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May 2011

Editor:
Fredrick L. Kiechle, MD, PhD

Question Q. Who is responsible for obtaining consent for transfusion and reviewing the transfusion reactions? I just attended an Ohio Hospital Association Joint Commission Resources in-service and was told that nursing can obtain consent and explain the issues. I was also told that nothing has been sent down from the Centers for Medicare and Medicaid Services, the Joint Commission, the AABB, or the CAP stating that a physician has to obtain the consent. Eighty-five percent of the people attending the in-service said nursing still obtains the consent from the patient. Yet our lab director says physicians have to get the consent.

A. I am unaware of any accreditation requirement that states that consent for transfusion must be obtained by a physician. However, the person who explains the risks, benefits, and alternatives would need to be versed in all of these as they pertain to a particular patient’s situation. Otherwise, the claim could be made that the patient had not been fully informed. Few nurses have the training to do this, unfortunately. (A few hospitals do have nurses who operate as transfusion safety officers and who would probably be able to answer most questions, but that is not the norm.) Therefore, I believe that an informed physician would be able to provide the best information for the patient, and the facility would be in the best position to defend its actions (and claim the consent was valid) if it were the physician who had obtained consent.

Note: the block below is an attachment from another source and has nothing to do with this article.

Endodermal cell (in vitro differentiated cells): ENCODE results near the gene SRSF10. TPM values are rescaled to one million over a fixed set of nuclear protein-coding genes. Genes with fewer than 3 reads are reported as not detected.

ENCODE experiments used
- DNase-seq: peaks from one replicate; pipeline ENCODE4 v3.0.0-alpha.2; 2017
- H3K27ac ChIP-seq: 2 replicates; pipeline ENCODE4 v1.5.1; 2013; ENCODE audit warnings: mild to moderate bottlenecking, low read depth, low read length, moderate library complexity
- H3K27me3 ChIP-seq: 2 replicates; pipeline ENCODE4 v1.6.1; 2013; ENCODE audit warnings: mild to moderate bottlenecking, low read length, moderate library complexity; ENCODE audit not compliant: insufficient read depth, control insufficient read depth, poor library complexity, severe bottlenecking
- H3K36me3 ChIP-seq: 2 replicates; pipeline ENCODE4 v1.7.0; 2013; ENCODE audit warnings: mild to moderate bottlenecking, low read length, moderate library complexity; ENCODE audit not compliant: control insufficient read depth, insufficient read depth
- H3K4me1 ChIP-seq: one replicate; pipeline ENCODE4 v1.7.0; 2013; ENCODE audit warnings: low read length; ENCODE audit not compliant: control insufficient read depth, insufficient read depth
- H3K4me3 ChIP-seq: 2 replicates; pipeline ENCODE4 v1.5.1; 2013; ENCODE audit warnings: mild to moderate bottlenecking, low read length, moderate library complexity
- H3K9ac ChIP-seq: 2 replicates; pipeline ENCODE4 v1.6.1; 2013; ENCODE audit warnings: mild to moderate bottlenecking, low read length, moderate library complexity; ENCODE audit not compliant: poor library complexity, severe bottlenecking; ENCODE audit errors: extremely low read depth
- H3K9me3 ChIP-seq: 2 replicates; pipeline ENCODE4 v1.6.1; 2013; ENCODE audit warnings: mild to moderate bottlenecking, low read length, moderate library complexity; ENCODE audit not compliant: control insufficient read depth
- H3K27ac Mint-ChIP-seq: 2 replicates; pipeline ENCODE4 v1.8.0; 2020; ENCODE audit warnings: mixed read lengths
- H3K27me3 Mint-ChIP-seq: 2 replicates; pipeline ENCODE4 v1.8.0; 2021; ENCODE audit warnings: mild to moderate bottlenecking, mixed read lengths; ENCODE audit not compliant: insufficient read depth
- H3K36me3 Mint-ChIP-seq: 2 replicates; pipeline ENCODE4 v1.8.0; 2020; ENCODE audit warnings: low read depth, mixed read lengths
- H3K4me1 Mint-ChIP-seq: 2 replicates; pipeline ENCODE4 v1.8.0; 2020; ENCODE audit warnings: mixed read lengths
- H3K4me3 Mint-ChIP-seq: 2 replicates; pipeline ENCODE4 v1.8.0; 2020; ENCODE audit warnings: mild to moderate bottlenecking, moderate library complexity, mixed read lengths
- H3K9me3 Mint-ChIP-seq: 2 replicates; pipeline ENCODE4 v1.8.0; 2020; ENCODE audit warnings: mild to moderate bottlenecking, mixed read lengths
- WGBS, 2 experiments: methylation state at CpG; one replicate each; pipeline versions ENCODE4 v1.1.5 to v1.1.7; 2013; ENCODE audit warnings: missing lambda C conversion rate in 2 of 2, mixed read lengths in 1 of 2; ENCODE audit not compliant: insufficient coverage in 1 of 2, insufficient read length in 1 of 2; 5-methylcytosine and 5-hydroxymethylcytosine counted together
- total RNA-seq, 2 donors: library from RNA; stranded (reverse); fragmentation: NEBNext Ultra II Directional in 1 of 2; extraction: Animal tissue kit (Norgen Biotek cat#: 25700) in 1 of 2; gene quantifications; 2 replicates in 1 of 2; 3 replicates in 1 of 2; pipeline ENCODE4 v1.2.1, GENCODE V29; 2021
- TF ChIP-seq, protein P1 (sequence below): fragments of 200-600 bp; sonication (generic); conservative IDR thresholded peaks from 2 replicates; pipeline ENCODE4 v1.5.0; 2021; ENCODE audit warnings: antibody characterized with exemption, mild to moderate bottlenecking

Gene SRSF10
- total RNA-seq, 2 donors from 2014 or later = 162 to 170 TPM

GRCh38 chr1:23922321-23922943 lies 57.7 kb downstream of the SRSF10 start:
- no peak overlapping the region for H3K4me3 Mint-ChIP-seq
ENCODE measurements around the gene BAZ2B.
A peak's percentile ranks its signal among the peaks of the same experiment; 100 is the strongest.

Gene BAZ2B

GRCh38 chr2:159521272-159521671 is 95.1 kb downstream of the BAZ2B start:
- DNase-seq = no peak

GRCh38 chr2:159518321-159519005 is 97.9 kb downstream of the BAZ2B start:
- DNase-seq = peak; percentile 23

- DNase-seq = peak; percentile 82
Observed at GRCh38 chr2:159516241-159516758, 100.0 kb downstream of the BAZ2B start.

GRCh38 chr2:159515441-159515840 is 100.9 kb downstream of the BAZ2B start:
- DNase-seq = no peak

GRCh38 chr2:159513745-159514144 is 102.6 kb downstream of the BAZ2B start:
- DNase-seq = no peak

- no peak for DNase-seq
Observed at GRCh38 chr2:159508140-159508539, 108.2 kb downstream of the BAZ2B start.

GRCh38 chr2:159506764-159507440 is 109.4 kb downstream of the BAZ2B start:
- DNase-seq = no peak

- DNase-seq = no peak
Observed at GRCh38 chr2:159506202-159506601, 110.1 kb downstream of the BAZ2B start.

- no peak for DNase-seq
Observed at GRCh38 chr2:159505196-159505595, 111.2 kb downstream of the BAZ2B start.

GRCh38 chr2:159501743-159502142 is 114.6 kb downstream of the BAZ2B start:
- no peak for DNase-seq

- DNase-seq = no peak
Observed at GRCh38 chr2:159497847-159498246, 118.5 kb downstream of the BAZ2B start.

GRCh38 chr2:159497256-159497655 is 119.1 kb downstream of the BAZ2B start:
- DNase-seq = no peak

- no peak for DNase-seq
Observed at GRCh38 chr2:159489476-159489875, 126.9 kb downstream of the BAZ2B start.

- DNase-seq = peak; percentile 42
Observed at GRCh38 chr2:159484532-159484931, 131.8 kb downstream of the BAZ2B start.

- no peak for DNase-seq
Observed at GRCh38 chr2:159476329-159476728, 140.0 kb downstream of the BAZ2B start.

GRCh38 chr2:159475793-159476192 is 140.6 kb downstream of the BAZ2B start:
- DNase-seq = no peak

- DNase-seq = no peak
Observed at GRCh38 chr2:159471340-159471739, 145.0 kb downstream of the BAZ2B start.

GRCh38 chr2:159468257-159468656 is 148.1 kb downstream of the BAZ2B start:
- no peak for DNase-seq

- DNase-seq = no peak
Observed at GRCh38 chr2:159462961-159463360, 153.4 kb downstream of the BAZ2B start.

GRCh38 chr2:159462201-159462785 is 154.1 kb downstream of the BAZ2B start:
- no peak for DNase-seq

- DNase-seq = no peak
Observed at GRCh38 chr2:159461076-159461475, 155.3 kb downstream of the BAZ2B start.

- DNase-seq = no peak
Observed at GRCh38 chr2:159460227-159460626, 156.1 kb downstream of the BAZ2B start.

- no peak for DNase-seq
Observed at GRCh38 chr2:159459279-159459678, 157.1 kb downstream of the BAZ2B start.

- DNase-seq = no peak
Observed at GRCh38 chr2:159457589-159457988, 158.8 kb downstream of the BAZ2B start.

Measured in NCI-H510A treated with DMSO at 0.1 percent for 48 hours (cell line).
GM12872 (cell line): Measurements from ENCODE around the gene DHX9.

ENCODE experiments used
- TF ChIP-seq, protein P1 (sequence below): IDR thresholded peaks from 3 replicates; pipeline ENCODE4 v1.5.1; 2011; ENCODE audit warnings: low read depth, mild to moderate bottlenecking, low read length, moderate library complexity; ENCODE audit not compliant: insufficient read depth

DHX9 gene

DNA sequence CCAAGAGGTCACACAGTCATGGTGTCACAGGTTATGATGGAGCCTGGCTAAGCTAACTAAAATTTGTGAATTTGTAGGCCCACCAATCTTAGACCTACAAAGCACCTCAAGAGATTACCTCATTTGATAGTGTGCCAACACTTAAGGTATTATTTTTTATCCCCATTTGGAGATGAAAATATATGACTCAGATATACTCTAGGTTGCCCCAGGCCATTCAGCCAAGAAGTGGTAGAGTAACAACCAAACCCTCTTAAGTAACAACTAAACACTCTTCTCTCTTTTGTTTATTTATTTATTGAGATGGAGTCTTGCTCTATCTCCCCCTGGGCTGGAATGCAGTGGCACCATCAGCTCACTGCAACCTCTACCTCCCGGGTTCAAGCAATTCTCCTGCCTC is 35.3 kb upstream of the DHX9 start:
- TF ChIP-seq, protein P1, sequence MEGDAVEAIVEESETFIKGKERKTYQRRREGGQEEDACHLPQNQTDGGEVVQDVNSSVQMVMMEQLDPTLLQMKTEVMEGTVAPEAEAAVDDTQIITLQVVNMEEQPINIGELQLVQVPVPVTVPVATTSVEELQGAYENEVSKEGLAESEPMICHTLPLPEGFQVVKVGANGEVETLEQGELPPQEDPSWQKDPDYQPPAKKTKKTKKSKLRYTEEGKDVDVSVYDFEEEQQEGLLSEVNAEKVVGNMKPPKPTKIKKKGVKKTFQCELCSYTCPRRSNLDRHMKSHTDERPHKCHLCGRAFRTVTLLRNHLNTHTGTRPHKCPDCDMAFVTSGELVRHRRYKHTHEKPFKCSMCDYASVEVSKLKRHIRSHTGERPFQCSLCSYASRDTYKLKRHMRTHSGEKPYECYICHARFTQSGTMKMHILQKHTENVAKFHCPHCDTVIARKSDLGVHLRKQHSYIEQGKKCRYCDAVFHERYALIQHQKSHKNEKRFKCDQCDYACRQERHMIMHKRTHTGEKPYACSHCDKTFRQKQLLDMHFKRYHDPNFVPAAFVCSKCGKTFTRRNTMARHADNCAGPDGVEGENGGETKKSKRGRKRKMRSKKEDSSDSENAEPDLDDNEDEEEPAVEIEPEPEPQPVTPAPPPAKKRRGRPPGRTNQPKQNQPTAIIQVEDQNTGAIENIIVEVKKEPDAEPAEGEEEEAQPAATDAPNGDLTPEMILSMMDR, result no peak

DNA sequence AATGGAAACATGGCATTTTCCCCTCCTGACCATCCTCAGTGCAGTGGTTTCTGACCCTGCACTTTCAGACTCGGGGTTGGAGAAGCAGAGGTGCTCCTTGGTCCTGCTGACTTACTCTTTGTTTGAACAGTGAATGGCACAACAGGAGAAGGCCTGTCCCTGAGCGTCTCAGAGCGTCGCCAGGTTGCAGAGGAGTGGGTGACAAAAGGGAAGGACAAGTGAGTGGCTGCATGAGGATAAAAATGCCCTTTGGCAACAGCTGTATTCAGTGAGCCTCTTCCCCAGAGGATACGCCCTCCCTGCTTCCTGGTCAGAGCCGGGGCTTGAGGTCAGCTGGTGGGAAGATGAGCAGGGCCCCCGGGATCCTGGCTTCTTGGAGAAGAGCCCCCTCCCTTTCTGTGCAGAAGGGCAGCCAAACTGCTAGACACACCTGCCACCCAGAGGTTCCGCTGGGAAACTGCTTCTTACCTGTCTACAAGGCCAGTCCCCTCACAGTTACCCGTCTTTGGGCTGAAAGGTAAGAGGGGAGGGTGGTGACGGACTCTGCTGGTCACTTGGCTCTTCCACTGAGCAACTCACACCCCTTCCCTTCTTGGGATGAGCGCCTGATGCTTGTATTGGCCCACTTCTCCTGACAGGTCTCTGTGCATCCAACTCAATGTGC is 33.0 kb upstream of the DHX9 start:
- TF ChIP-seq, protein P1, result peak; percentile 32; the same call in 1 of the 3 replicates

In most cases, transfusion is given (or contemplated) in the course of surgery or in intensive care or hematology situations. In my experience, all of these situations bring the physician in close contact with the patient or the family, allowing the necessary information to be conveyed without it taking substantial additional time.

James P. AuBuchon, MD
Puget Sound Blood Center
Seattle

Former advisor, CAP Transfusion
Medicine Resource Committee

Question Q. In the March 2011 issue of CAP TODAY, there is the article "Sticking points—how to handle difficult blood draws." There is reference to “Iimitations” on the site selection for a blood draw. As a pathologist and addiction medicine specialist, I have had many IV drug addicts who, having destroyed—“burned out”—all available veins in all extremities, resorted to skillful IV drug injection innumerable times into more central venous foci without complications. With the assistance of such patients, I have been able to obtain blood by “autovenipuncture (where the addict draws his own one-tube specimen) without a single complication. Do CLlA standards prohibit a blood draw from more central sites, such as external jugular, upper brachioaxillary, or femoral veins? If permitted, are such alternative/unorthodox sites permissible in an outpatient/clinic setting, such as a drug-treatment facility?